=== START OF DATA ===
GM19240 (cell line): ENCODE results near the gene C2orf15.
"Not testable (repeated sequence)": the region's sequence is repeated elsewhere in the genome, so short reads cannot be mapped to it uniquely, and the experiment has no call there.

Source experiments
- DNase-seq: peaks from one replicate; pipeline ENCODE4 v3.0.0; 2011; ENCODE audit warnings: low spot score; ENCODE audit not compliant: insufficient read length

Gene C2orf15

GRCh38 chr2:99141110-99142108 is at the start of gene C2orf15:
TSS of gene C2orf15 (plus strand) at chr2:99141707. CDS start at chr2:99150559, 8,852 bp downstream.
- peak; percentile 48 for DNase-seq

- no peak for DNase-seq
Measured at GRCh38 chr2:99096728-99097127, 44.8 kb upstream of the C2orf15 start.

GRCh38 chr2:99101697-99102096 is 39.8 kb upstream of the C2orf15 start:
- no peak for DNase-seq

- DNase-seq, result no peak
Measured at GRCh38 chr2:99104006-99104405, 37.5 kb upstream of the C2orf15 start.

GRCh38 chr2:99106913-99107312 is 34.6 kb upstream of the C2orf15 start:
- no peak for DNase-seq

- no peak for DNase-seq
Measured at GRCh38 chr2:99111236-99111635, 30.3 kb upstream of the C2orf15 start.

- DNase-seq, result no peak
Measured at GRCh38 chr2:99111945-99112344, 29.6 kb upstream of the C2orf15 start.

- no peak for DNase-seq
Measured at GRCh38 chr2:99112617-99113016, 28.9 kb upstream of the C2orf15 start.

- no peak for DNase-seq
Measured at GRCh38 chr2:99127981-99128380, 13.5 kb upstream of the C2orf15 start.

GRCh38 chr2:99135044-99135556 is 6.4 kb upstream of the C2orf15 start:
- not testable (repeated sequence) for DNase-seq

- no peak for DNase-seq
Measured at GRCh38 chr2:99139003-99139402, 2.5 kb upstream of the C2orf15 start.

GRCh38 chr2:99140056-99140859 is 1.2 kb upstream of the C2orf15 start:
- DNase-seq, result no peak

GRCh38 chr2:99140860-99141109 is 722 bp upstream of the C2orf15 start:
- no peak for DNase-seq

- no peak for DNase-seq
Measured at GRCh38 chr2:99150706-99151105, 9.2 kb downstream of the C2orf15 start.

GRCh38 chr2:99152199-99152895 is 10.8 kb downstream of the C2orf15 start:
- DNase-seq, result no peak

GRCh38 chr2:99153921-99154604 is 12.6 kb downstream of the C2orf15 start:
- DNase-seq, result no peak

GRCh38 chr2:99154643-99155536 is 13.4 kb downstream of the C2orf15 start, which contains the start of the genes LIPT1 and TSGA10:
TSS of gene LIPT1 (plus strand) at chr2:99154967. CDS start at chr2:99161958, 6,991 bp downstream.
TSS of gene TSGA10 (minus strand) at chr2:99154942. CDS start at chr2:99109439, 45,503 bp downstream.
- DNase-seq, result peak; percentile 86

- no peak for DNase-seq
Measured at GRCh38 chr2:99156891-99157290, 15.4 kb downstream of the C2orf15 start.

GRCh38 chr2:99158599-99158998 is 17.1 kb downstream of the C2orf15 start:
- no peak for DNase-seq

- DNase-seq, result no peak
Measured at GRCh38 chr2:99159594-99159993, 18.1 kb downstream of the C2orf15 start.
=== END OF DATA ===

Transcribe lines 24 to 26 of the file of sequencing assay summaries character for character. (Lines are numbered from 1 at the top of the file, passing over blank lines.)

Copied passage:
Measured at GRCh38 chr2:99127981-99128380, 13.5 kb upstream of the C2orf15 start.

GRCh38 chr2:99135044-99135556 is 6.4 kb upstream of the C2orf15 start:
- not testable (repeated sequence) for DNase-seq